HDL.US 9658.HK
June Yang, who is credited with steering Haidilao into profit after the pandemic, has moved to the CEO post at the hotpot chain’s international arm, Super Hi, two months after its U.S. IPO.

June Yang, who is credited with steering Haidilao into profit after the pandemic, has moved to the CEO post at the hotpot chain’s international arm, Super Hi, two months after its U.S. IPO

Key Takeaways:

  • Singapore-based Super Hi landed $4.46 million in the red in the first quarter, hurt by foreign exchange losses, after a net profit of $5.62 million in the same period a year earlier
  • The restaurant chain is targeting new international markets, using proceeds from its New York listing


By Fai Pui

Fresh from a U.S. IPO, the international arm of the Haidilao restaurant chain has a new boss to accelerate its global expansion, as competition heats up in the spicy hotpot business.

She may have a new job title, but she is a familiar face at Haidilao. June Yang, who famously started out as a waitress before working her way to the boardroom, has swapped her role as Haidilao CEO for the top job at the brand’s ambitious affiliate, Super Hi International Holding Ltd. (9658.HK; HDL.US).

The leadership shuffle comes after Super Hi, which made its Nasdaq debut in May, slipped into the red in the first quarter, squeezed by foreign exchange losses and higher operating costs.

Singapore-based Super Hi was hived off from Haidilao International Holding Ltd. (6862.HK) two years ago with a separate Hong Kong listing as Zhang Yong, the restaurant chain’s founder and chairman, pursued a dream of putting one-pot Sichuan dishes on the menu for diners around the world.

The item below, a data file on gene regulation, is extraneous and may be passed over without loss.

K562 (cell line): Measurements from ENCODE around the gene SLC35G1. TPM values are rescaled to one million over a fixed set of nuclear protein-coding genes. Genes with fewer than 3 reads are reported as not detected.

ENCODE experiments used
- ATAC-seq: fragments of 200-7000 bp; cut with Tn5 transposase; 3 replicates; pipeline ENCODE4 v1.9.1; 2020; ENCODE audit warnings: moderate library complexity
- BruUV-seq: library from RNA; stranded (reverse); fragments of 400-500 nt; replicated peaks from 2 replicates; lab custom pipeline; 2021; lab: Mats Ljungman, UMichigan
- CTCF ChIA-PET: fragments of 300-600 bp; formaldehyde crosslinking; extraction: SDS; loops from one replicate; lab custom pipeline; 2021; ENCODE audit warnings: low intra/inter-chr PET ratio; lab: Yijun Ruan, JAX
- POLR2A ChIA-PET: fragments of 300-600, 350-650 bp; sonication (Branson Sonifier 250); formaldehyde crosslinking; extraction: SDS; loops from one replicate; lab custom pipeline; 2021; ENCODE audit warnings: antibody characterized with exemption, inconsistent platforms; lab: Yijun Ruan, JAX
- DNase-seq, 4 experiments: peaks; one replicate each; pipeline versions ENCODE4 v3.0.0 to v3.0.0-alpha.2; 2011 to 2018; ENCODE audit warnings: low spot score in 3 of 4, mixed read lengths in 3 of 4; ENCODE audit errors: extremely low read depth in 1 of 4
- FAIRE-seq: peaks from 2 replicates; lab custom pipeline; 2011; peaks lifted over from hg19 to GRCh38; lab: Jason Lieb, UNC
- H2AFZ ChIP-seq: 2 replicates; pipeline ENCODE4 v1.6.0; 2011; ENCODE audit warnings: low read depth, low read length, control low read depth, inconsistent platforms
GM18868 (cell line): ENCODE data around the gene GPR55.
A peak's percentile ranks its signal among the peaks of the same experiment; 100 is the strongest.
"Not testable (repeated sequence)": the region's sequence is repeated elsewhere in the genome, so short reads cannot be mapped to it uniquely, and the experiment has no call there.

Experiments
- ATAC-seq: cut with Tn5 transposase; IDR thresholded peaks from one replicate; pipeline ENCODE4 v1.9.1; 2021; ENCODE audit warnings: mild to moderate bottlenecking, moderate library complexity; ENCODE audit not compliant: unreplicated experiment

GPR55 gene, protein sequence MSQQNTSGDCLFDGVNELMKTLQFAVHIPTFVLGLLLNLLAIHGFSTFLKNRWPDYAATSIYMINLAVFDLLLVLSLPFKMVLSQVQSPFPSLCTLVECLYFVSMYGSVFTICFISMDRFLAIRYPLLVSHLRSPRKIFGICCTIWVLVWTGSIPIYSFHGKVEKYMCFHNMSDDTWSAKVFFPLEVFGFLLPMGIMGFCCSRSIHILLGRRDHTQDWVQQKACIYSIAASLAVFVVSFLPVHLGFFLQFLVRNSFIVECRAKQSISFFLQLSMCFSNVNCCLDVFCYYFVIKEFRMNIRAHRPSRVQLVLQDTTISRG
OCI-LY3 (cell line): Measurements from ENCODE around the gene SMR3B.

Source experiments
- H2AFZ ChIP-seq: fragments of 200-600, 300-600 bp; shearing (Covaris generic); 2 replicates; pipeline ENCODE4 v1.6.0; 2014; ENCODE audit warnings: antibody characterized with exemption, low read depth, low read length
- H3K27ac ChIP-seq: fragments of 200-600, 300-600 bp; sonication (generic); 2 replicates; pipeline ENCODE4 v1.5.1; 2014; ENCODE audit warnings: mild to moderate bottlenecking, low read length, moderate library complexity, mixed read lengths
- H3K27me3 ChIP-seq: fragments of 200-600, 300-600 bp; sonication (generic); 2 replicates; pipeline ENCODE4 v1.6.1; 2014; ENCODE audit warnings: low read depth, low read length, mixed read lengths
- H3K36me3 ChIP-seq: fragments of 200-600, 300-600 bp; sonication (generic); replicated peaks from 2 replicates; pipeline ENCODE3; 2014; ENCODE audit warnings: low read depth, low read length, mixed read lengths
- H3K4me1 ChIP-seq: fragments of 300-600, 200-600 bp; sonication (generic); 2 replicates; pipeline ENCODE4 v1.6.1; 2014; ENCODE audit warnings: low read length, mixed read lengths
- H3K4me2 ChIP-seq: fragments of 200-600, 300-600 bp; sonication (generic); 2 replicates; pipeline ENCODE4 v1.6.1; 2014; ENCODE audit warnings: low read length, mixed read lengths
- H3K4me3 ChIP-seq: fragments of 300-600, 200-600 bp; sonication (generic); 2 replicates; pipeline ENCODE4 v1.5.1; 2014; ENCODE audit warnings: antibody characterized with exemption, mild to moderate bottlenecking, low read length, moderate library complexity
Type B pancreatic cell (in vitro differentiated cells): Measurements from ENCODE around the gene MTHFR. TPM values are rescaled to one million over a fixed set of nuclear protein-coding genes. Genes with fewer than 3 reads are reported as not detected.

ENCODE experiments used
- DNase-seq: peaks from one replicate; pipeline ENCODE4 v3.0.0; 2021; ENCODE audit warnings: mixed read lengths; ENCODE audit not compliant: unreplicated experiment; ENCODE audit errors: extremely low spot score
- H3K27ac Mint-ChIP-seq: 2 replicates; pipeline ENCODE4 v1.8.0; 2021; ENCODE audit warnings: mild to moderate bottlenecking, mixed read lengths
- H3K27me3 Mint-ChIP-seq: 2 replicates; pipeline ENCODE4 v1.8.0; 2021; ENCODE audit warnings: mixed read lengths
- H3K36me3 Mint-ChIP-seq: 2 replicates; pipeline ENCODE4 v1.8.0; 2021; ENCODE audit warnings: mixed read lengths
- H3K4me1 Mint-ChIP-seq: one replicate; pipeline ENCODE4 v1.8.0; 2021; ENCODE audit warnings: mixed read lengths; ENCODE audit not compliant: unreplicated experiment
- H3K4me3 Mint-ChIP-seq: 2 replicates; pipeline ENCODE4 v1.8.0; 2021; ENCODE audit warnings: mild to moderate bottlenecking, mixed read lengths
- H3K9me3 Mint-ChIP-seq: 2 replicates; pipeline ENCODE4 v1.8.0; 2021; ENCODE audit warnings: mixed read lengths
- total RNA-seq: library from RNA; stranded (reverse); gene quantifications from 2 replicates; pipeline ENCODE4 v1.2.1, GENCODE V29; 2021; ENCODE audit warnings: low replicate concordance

Super Hi’s subsequent Nasdaq IPO raised more than $50 million to fund a push beyond the chain’s main offshore base in Southeast Asia and its foothold in the United States and Europe. The stock initially surged 50% on its first day of trade, but the gains moderated to 14% by the close. Since then, Super Hi has dropped below its IPO price of $19.56 per share.

The chain’s international reach grew to 119 restaurants in the first quarter, with the opening of four new overseas outlets. But earnings released on June 18 showed Super Hi had dipped $4.46 million into the red in the first quarter, reversing a $5.62 million profit in the same period a year earlier. The company blamed the result on a $11.2 million hit mostly from currency losses linked to the strong dollar.

However, the company’s operating income for the first quarter rose 15.7% to about $180 million. Explaining the figures, the company painted a rosy picture of recovering international markets and growing traction for its brand of tasty hotpots. The company’s overall table turnover rate and same-store table turnover rate both rose to 3.9 times per day, compared with 3.3 times in the year-earlier period.

Although it posted a net loss, Super Hi logged a 9.7% rise in operating profit to $12.4 million. However, investors were concerned about a fall in profit margin, to 6.6% from 7% last year, caused by higher raw material and staff costs, lower government subsidies, and listing expenses. As the chain expanded, the cost of raw materials and consumables jumped 16.5% to $62.8 million, while staff costs surged 19.8% to $63.6 million.

Haidilao became famous for more than just its hotpot dishes in a steaming broth. It captured the public imagination with a range of quirky services, such as manicures, hair washes and dances by staff to hit songs. But a headlong dash to open new outlets backfired on the company when the Covid pandemic persisted, forcing a wave of restaurant closures and layoffs at the end of 2020.